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Teenager claims she almost died after contraceptive pill caused blood clot in her brain

Danielle Fowler
Freelance Writer
Lexie Nash, 16, was hospitalised after using the contraceptive pill [Photo: Caters]

A teenager claims she almost died after taking the contraceptive pill caused multiple blood clots in her brain.

Lexie Nash, 16, was sent home from school after complaining of a severe headache and neck pain back in December 2017 - just four weeks after being prescribed a new brand of contraceptive pill.

The following day, her parents rushed their daughter to hospital after she began violently vomiting and suffered from double vision.

Medics initially believed it was meningitis but a CT scan discovered the cause was in fact Cerebral Venous Sinus Thrombosis - a condition where blood clots form in the sinuses and drain blood from the brain.

Her parents, Caroline and Paul, were told to prepare themselves for the worst as professionals struggled to stabilise their daughter’s blood pressure and heart rate.

But after four weeks in hospital, she recovered and was allowed home - though she still suffers from fatigue, slurred speech, dizziness and headaches.

The 16-year-old was rushed to hospital after suffering from a blood clot in her brain [Photo: Caters]

Nash had been taking the new contraceptive pill for nine months in order to control her heavy periods.

“I was advised to take the pill to control my periods, but I never in a million years thought I could end up in hospital,” the GCSE student said. “I am an active person and never had any health complications before and was not made aware of any risks of the pill when it was prescribed until I fell ill with a critical condition.”

READ MORE: A woman has created a contraception review app

“When it all started, it felt like my head was going to explode so my mum picked me up from school and as the pain continued, she took me to out of hours,” she continued.

“I had never had a migraine before, so I assumed, they were right when they sent us home, but the pain was getting worse. I was projectile vomiting and could see two of everything, it was terrifying.”

Lexie Nash photographed alongside her parents [Photo: Caters]

Due to the blood clots on her brain and down her neck, alongside multiple haemorrhages behind her eye, she was unable to communicate for four days.

She was kept in Bristol Children’s Hospital for four weeks as medics reduced the clots using a blood thinner infusion.

The teen’s intracranial pressure, a build-up of tension around the brain, was five times higher than the average person’s meaning that she also needed two lumbar punctures.

READ MORE: Will the male contraceptive pill ever take off?

Tests undertaken in January 2019 showed the intracranial pressure in her skull was still dangerously high, meaning she must now take medication to prevent migraines.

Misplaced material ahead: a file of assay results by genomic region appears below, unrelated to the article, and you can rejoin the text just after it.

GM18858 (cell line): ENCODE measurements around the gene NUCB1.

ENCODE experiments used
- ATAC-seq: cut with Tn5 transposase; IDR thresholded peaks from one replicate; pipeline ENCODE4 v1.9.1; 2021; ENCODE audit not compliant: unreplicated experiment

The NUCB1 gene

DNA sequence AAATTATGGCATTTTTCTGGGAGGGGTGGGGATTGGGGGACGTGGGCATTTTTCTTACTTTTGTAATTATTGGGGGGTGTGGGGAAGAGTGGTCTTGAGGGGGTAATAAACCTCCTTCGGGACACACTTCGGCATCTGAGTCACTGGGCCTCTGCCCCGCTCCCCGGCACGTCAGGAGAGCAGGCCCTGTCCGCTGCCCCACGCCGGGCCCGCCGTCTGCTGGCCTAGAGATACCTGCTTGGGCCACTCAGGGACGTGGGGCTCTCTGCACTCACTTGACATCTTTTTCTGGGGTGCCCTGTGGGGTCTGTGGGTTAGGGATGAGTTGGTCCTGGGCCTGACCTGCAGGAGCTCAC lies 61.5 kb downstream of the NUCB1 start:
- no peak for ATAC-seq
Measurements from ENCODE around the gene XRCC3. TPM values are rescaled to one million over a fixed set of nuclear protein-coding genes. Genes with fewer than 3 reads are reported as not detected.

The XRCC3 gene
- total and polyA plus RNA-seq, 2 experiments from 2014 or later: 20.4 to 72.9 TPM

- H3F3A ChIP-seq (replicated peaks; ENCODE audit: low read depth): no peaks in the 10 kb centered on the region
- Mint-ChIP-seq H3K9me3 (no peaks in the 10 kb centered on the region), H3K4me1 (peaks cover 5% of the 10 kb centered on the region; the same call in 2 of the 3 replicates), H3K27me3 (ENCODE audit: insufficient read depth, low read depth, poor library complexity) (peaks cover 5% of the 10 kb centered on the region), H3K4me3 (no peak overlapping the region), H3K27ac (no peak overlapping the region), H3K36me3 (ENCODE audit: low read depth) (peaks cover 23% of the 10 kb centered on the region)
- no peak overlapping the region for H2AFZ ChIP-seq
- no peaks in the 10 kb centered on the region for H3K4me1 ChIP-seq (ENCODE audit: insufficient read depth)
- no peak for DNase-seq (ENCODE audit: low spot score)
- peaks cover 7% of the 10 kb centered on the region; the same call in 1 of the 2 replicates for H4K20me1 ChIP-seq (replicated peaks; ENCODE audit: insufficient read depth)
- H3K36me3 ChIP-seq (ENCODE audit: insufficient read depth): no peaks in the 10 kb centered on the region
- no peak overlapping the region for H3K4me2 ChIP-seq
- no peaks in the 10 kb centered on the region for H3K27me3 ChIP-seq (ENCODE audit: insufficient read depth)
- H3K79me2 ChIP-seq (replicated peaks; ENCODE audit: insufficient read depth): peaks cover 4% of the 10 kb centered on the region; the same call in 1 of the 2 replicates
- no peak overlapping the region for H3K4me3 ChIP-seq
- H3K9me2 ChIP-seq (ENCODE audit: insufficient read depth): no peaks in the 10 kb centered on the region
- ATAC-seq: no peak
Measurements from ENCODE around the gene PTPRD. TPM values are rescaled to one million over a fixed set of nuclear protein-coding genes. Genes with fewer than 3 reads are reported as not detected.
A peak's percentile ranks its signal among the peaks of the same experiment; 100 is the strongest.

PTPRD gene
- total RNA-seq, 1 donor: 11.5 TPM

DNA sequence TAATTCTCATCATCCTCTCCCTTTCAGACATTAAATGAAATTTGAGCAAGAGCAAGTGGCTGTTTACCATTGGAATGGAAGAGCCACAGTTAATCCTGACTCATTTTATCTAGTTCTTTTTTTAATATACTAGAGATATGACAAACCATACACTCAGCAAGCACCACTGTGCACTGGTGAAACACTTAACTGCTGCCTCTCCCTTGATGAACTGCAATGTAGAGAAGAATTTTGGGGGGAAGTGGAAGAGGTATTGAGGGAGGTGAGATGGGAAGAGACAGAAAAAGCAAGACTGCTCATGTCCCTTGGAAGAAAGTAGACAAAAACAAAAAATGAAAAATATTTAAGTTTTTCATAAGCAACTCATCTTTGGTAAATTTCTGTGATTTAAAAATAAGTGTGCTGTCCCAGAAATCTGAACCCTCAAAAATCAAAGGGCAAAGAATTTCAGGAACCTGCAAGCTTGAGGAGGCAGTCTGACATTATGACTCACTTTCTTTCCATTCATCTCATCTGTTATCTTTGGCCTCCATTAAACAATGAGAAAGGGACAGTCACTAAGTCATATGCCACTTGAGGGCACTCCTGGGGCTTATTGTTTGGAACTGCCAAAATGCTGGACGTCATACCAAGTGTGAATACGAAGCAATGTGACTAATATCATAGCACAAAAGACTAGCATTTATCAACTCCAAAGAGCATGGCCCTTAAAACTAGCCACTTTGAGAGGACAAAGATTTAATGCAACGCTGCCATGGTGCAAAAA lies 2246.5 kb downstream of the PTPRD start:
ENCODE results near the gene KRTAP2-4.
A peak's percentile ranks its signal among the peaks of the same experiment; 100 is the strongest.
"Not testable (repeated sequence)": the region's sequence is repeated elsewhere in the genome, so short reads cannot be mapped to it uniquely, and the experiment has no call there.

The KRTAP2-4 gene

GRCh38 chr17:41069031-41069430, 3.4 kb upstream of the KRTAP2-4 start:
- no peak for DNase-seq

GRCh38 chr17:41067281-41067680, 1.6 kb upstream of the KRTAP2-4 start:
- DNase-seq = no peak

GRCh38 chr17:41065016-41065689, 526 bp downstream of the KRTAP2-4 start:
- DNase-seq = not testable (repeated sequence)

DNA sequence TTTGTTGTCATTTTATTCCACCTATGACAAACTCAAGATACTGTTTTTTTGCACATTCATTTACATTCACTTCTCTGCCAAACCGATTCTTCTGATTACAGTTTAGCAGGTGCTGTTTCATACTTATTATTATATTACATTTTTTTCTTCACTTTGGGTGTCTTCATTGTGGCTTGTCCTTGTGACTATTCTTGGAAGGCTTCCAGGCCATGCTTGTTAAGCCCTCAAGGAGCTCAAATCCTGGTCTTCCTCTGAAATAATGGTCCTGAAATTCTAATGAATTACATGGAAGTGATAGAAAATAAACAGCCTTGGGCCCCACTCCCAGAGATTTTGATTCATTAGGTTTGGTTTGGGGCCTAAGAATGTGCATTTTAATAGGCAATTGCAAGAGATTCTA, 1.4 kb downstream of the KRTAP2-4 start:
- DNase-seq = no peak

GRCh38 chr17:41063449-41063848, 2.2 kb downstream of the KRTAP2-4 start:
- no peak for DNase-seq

Nash required an extra four months off school to recover.

“Now, a year later I am still not 100%, I suffer with fatigue and dizziness, short-term memory loss and I have problems with my speech, terrible head pains and body twitches,” Nash explained.

Her mother, Caroline, was left “heartbroken” by the experience.

“I was worried sick, I didn’t think she would ever be the same again, she was unable to talk and could only communicate with thumbs up or down,” she said. “I was furious when the doctor told me Lexie’s clots were due to the pill, I had no idea it could be this dangerous.”

The teenager stayed in hospital for four months [Photo: Caters]

A spokesperson for Marvelon manufacturer MSD Limited said: “Marvelon is a combined oral contraceptive pill. It is licensed to be used as a contraceptive only. Its safety and efficacy was established in clinical trials in women aged 18 years and over.”

“As with all medications, there can be side-effects for some, and these are outlined in the accompanying patient information leaflet, which can be found in the Marvelon pill package.”

Can I take the combined pill?

The NHS acknowledges that taking the combined pill may increase the risk of blood clots as a consequence of oestrogen (which increases the number of clotting agents in the body).

According to the health service, people with the following risk factors should take the pill with caution. If you have two or more of the below risk factors, it is not advised that you take the combined pill.

  • You are aged 35 or over

  • You are a smoker or have quit smoking in the last year

  • You are medically overweight

  • You regularly have migraines

  • You have a high blood pressure

  • You have had a blood clot or stroke in the past

  • You have a close relative who had a blood clot when they were younger than 45

  • You have been immobile for a long period of time

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